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John Zimmerman once had the idea of shooting the puck from inside the net. He was always creating some clever setup, trying to get a fresh take on an event. In that way he was a pioneer in sports photography back in the '50s and '60s, giving us all surprising looks at games we thought we'd already seen. So here was his latest point of view: that of an NHL goalie when Bobby Orr was sending a screamer at him. "I got the shot," remembers Zimmerman, "but it was kind of dark, and the puck didn't show up that well. So the photo editor at LIFE circled it on the print and left a note with the engraver to 'bring this out.' When I saw the picture in the magazine the next week, the puck was gone. The engraver had brought it out, all right. All the way out."
Which is to say that while sports photography is driven by technology—anybody remember what it was like to focus a camera? Wind film?—it has always been and always will be dependent on the talents and ingenuity of the person behind the lens. What's more, it will be done (mostly) regardless of obstacles, traditions or fellow man's stupidity. Sports photographers battle failing light, unwilling subjects, sideline cold and increasingly militant security. At their best, they combine invention, perseverance and talent to create—engravers willing—art.
When the century began, there wasn't much appetite for sports photography and little means of producing it. Cameras and film were not designed for or capable of much besides portraiture. As games became important to the public, though, it was up to the photographer to figure out how to capture the one moment that crystallized an event for delivery in the morning paper. These days anybody can sit in the stands and snap off a roll of decent exposures. But in the '20s it wasn't so easy.
Nat Fein, now 84 and best known for his Pulitzer Prize-winning "number 3" shot (the from-behind photo of Babe Ruth at his retirement), recalls hauling "Big Bertha," a primitive long-lens camera, around to his baseball assignments. "It had slots, like a gearshift, to focus on first base, or second base or home plate," he says. "Big Bertha weighed 85 pounds, but I used to lug it on the subway to save the $3.50 cab fare."
Of course Fein had it easy at Yankee Stadium. He had sunlight. Others, forced to shoot in the dimness of, say, Madison Square Garden, had to rig their own little suns. For his famous fight pictures in the '40s, Charles Hoff illuminated the ring with 300 pounds of action-stopping strobe lights. Hoff's "tripper cord" allowed him to freeze time in order to get those great shots of fighters' faces hideously distorted by the impact of punches.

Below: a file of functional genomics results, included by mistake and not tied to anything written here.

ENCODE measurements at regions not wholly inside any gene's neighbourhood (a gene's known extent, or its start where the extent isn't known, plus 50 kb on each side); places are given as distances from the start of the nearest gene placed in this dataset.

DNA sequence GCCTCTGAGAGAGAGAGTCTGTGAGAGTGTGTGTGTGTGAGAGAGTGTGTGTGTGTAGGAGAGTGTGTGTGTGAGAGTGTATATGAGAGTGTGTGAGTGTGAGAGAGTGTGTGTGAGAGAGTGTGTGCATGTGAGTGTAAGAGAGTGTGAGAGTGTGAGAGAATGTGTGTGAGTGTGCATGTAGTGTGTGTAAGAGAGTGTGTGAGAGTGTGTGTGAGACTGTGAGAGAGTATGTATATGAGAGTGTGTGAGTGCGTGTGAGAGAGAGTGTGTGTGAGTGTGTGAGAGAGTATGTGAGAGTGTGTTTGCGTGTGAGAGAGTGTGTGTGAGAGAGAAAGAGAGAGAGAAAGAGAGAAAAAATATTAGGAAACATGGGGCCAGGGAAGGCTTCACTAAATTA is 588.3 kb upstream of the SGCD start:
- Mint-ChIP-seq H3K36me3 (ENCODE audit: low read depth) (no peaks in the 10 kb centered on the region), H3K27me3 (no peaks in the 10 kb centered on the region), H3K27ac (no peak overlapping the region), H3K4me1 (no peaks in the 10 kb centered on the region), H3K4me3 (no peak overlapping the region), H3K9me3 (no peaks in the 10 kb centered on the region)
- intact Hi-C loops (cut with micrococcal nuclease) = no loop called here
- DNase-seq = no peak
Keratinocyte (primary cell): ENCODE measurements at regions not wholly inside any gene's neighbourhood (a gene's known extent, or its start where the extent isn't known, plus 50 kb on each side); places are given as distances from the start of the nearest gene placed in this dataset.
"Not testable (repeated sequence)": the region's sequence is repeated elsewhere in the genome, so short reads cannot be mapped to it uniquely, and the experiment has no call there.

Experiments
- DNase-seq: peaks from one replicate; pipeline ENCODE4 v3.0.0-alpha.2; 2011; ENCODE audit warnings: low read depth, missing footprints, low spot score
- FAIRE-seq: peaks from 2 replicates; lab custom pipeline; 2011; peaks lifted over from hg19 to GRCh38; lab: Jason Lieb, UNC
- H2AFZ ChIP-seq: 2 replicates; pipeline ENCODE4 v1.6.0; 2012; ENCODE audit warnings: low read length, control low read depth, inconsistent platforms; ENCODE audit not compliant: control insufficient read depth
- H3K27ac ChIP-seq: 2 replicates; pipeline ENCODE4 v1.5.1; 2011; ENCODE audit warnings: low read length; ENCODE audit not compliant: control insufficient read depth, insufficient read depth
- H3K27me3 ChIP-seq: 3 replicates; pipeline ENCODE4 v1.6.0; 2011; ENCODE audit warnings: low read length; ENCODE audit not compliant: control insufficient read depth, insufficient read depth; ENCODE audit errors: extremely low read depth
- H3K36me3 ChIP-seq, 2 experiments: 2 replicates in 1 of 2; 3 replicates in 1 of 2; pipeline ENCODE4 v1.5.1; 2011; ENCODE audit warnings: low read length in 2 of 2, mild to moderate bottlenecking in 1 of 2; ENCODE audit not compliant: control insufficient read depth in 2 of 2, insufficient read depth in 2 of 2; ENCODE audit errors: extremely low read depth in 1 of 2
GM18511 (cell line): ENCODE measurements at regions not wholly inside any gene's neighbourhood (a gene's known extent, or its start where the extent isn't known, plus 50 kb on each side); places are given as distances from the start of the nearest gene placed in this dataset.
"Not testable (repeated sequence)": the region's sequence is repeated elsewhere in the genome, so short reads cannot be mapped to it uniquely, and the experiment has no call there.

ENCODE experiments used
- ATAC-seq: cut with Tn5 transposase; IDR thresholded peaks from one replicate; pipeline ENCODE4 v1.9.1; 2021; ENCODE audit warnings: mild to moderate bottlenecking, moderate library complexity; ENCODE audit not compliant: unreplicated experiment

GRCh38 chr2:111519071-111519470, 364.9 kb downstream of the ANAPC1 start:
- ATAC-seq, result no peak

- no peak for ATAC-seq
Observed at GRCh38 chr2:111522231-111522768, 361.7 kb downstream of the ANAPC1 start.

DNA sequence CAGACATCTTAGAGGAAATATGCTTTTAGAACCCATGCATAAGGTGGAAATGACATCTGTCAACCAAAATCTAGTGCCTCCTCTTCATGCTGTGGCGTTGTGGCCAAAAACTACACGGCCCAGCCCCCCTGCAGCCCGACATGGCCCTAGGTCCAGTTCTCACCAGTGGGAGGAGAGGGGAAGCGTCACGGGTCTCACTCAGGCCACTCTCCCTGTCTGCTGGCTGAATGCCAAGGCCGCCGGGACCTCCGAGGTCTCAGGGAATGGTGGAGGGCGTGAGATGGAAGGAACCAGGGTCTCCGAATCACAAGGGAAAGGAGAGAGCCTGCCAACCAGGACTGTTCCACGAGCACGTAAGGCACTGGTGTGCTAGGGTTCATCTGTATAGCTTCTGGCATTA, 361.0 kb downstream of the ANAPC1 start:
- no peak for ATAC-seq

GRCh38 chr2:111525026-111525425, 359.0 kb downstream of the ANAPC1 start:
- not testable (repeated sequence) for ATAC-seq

SI's Heinz Kluetmeier, who grew up under the influence of Zimmerman and Hy Peskin and George Silk, says, "They were not just great photographers but technically way ahead of their time. They built stuff we take for granted, whether it's long lens, split lens for water photography—they virtually created the equipment to satisfy their vision of something."
That innovation has continued, as photographers keep searching for new ways to present the games. They now have motor drives that allow them to shoot nine frames per second, autofocus that compensates for failing eye-hand coordination, faster film that permits color shots in all kinds of light, remote controls that can set off cameras from the rafters of any arena, and lenses longer than their arm to bring the action up front. "Now," says SI photographer Walter Iooss Jr., "you have two, three chances to get that decisive moment, that one frame when the right people are in the right place at the right time."
With faster film and autofocus and a longer lens, the photographer can stop action on any subject from any distance. In addition, there is no longer any angle in the building safe from his or her imagination. Today's shooters have access to enough remote-control equipment—the Wizard System, for instance, triggers as many as 24 widely dispersed cameras at the same instant—that an important basketball game might be covered girder to girder. John McDonough, who has become identified with this kind of innovative photography, says the modern photographer is often exhausted by game time, having spent six or seven hours positioning equipment for some overhead shot or some sequential triggering of exposures. "You wonder how you're going to get through a game," he says.
For all that, though, the best photographers are not automatons, mere slaves to the technology. They use it, but they count on their heads and hearts to capture what Kluetmeier calls "that fleeting moment, which is more often not the winning touchdown but the emotional reaction to winning and losing, the common thread of life. It's Lombardi being carried off, Y.A. Tittle bloody and bowed. Those are the images people remember—more than the winning touchdown."
Iooss, who caught what may be the most reproduced winning touchdown in history, agrees. He set off a minirevolution by snapping Dwight Clark's catch in the 1982 NFC title game with a 35-mm camera equipped with a 50-mm lens that he had slung around his neck: After that picture every top photographer kept a similar camera on hand just for the one picture that happened right in his or her face. But that is not Iooss's favorite football picture of the many he has shot. More memorable for him was a shot at Mile High Stadium involving no play action whatsoever. "I was taken with the orange color of the distant wall," he says. "There were two doors, VISITORS and OFFICIALS, and I decided just to watch those doors, to wait for that decisive moment. At one point a player stuck his head out of one of the doors, and that was my picture."